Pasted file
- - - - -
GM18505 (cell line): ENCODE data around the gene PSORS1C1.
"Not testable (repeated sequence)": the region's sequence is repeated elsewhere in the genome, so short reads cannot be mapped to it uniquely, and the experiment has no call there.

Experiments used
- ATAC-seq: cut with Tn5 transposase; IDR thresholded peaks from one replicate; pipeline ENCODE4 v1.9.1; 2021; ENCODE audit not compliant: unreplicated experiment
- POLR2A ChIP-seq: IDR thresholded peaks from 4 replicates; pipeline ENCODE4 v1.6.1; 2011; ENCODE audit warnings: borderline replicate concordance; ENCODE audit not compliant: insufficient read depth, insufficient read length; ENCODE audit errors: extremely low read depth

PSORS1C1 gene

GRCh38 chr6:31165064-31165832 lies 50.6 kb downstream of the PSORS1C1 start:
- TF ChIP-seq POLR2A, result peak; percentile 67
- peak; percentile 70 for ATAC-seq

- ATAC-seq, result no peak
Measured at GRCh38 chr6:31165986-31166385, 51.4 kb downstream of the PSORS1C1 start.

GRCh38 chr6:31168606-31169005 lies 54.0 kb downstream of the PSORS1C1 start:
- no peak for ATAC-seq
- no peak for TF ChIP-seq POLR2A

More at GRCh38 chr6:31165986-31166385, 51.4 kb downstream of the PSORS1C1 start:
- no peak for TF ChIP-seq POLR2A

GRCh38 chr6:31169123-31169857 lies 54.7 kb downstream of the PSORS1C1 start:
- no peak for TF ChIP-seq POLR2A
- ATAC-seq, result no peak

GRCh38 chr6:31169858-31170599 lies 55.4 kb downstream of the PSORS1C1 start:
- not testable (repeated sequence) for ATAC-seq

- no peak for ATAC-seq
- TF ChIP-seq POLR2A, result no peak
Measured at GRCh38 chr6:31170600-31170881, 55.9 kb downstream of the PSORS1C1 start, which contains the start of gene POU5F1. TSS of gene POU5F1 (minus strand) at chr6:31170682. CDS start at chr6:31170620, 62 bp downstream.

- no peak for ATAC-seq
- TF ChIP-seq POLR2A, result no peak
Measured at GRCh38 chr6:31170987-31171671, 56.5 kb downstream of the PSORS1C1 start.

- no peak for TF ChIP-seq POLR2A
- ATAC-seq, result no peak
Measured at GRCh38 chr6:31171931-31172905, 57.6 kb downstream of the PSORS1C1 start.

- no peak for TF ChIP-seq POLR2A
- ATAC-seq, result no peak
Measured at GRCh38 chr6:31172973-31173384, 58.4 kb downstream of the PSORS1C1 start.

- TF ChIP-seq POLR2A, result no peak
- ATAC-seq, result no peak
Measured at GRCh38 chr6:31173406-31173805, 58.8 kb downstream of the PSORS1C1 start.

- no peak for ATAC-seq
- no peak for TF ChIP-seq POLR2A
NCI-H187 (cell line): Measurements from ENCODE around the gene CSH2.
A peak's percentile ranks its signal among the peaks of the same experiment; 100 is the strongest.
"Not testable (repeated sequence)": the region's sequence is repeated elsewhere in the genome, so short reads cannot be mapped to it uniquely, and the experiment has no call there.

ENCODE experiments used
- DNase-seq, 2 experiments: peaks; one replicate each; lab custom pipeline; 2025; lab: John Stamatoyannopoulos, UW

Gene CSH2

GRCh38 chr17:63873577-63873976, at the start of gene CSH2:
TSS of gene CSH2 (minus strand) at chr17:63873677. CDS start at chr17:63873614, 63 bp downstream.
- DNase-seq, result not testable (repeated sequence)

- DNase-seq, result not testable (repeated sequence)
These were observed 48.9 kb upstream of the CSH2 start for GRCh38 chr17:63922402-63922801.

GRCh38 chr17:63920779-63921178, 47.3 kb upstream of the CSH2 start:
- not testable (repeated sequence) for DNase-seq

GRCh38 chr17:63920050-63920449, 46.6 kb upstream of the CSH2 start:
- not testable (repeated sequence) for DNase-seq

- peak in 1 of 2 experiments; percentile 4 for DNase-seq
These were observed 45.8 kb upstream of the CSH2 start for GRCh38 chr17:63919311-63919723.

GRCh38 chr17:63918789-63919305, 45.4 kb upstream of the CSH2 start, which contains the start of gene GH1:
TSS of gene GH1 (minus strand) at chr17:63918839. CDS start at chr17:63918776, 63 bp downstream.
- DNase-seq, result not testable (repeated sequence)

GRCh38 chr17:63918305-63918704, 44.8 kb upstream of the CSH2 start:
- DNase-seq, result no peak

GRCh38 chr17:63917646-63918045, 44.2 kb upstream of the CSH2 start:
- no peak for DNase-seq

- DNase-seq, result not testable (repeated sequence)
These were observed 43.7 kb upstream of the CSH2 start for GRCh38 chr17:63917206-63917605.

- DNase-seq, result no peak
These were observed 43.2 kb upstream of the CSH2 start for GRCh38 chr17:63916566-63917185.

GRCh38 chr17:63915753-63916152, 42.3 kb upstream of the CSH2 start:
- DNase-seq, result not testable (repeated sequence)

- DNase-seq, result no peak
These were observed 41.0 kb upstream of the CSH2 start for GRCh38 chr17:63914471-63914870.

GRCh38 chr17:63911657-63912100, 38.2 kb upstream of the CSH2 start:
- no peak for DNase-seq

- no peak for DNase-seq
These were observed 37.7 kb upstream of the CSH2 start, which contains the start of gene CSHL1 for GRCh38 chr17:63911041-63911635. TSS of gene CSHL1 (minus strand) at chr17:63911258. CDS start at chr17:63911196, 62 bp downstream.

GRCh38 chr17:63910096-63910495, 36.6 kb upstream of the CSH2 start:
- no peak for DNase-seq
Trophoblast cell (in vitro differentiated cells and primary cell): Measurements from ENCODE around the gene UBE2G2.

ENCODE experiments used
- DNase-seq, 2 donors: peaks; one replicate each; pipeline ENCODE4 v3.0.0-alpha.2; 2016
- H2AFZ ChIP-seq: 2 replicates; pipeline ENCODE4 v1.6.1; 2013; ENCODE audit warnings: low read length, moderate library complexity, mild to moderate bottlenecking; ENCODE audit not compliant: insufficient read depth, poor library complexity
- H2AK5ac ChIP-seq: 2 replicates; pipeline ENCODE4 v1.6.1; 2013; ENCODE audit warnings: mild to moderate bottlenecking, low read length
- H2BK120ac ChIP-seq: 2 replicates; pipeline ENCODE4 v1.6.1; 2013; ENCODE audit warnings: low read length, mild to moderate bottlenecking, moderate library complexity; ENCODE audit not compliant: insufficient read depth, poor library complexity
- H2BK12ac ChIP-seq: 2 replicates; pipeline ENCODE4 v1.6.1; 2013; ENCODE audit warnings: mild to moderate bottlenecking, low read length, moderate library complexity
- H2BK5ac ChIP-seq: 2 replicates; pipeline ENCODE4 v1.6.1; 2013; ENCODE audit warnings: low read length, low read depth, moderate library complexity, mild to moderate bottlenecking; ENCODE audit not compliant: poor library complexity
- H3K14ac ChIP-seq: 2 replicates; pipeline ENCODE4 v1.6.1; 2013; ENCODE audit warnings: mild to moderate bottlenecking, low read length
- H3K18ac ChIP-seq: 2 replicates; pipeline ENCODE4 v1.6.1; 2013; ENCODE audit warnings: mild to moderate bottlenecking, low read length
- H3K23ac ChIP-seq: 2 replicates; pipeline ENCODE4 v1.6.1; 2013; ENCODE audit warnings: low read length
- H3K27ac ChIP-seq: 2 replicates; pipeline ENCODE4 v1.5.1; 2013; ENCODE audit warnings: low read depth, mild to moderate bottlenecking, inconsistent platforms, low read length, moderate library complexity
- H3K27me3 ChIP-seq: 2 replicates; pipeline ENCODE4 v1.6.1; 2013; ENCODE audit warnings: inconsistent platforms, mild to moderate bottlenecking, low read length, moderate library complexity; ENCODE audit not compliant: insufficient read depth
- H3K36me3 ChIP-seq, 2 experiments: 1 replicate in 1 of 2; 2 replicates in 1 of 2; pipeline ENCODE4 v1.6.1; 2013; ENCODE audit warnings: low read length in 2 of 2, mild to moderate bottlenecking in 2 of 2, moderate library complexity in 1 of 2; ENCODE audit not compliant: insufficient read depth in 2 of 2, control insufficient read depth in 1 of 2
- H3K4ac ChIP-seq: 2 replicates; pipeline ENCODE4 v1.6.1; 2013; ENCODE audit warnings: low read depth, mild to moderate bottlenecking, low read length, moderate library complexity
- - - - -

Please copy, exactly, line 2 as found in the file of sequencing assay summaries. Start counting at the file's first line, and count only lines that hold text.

"Not testable (repeated sequence)": the region's sequence is repeated elsewhere in the genome, so short reads cannot be mapped to it uniquely, and the experiment has no call there.